Selecting from and updating the same table oracle

Tom: I have a table that contains rows representing work to be "retried".

If the status column contains -1 that means the row has to be resubmitted to a process that takes about 2 minutes to complete. Currently, I have 10 different machines each running the same process that is looking for rows with status = -1, and submitting them for "retry" processing.

We have the several threads only for the purpose of redundancy and performance, and the volume of rows to be processed is high. the 3rd party API apparently (as far as we can tell now) has no way for us to indicate "nowait" on the cursor.

Do you have an idea of how to do this without using "nowait"?

Suppose I want to update a table with data from a subquery that refers to the same table.

I might want to do this for a variety of reasons, such as trying to populate a table with its own aggregate data (this would require assignment from a grouped subquery), updating one row from another row’s data without using non-standard syntax, and so on.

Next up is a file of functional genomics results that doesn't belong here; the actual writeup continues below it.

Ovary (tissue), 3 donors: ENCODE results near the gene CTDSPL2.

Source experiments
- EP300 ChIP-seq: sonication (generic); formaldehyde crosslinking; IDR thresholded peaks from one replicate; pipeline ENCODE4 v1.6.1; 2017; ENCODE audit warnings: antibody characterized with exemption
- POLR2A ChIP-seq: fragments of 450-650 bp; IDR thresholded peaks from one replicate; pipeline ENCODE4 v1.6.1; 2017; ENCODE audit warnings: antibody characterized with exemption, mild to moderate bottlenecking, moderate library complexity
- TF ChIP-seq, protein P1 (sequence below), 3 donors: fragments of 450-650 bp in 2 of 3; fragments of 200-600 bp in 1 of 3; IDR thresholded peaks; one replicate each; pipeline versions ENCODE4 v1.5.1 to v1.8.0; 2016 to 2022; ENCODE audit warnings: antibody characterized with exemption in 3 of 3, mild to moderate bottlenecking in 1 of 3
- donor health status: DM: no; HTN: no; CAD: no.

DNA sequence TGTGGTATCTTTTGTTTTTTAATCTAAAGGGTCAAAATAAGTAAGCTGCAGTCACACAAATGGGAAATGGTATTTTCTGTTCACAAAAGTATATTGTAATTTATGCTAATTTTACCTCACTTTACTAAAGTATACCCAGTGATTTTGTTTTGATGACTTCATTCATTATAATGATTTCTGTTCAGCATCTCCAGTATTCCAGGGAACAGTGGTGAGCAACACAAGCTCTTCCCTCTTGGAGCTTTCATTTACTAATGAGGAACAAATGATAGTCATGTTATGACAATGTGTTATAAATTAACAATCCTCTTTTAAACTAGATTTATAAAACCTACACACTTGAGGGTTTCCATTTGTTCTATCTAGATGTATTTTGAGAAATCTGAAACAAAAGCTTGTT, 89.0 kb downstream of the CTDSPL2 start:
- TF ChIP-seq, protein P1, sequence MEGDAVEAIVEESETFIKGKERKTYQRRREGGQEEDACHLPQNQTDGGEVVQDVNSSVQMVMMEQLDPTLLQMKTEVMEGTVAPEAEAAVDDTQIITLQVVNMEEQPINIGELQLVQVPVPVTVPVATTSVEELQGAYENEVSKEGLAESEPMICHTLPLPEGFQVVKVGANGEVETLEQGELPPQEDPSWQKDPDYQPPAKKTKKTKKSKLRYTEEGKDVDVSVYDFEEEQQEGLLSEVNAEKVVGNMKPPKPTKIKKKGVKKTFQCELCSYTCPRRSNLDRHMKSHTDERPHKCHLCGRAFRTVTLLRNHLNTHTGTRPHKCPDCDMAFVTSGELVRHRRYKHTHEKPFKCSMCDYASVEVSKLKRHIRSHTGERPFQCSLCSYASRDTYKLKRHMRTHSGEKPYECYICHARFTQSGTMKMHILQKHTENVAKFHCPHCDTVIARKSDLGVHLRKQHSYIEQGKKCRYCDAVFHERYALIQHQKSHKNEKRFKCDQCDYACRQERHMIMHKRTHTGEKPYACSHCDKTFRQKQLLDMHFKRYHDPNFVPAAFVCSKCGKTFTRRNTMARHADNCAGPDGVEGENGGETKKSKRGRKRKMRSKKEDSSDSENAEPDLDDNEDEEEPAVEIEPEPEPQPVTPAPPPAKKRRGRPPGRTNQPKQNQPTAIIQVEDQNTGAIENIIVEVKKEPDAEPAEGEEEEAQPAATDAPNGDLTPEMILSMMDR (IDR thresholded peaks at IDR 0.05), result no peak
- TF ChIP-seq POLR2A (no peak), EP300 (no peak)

selecting from and updating the same table oracle-54

The My SQL manual mentions this at the bottom of the UPDATE documentation: “Currently, you cannot update a table and select from the same table in a subquery.” It’s pretty easy to work around the problem in this contrived example, but there are times when it’s not possible to write the query without subqueries that refer to the update target. Since My SQL materializes subqueries in the clause (“derived tables”) as temporary tables, wrapping the subquery into another inner subquery in the FROM clause causes it to be executed and stored into a temporary table, then referenced implicitly in the outer subquery.

The following statement will succeed: clause, which are rewritten as correlated subqueries, sometimes (usually? Wrapping the subquery in another subquery doesn’t prevent the optimizer from rewriting it as a correlated subquery, though, unless I go to extremes.

In any case it’s better to just rewrite such a query as a join.

Being in a locked state means a thread is already handling it.

Is this the best way to handle the general problem of a queued up set of rows waiting to be processed by several threads?

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